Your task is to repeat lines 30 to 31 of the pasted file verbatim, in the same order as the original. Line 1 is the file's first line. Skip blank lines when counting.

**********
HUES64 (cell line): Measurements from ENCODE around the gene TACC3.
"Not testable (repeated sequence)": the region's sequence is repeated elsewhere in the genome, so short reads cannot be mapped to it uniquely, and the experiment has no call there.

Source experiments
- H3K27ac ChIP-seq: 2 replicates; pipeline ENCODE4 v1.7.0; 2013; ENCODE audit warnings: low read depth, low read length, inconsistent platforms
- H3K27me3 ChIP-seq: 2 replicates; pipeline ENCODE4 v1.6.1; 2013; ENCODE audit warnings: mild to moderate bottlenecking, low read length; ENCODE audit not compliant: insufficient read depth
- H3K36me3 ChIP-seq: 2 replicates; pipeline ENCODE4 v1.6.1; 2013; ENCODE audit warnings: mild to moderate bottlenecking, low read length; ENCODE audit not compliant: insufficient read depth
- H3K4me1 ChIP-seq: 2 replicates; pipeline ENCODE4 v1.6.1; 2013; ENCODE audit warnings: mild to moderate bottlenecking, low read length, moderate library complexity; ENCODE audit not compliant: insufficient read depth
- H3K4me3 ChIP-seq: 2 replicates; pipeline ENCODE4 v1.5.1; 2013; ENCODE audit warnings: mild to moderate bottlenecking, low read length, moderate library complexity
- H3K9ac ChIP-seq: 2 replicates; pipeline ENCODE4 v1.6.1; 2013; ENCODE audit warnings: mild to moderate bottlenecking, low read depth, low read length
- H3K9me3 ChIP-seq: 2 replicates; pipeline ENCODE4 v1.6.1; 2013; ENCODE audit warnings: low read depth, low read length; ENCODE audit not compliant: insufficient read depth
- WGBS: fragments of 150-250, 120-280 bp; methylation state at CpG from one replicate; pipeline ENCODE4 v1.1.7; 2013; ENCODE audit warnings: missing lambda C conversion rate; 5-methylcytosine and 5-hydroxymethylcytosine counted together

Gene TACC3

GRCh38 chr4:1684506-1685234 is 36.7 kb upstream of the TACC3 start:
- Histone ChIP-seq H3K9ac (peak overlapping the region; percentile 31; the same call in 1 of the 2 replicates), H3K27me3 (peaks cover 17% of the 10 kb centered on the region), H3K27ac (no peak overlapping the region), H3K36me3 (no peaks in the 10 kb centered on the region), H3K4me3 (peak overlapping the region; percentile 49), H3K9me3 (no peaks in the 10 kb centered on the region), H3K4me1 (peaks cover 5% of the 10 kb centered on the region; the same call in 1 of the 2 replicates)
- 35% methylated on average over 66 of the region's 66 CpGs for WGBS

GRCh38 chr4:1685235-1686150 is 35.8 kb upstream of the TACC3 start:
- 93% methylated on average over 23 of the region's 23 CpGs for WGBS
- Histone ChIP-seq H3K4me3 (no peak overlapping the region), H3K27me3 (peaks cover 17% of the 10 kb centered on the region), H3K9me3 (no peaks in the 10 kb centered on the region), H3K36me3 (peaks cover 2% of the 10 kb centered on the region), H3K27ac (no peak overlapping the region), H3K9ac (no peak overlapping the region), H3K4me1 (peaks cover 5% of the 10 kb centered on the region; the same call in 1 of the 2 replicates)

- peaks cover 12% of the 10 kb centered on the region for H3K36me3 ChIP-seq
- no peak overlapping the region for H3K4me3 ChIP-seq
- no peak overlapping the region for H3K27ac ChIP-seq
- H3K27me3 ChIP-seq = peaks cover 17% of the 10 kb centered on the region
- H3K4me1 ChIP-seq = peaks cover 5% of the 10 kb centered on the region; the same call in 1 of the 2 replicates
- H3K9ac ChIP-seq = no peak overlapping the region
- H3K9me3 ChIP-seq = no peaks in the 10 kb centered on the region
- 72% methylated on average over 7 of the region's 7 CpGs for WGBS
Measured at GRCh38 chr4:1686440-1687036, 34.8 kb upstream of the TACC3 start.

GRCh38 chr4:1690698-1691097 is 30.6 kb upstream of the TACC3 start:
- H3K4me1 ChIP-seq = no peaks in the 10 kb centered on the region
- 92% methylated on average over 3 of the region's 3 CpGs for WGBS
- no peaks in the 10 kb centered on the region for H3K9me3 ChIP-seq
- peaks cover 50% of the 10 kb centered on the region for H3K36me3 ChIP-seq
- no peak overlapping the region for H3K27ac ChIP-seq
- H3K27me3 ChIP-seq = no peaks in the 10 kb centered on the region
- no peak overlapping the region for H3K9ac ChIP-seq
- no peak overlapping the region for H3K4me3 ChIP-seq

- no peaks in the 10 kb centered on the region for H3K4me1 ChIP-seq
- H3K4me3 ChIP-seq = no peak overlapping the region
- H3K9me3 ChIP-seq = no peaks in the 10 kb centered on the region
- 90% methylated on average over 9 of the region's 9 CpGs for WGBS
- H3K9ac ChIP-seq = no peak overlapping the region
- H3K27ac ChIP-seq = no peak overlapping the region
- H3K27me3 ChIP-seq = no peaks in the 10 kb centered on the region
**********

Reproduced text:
- 92% methylated on average over 3 of the region's 3 CpGs for WGBS
- no peaks in the 10 kb centered on the region for H3K9me3 ChIP-seq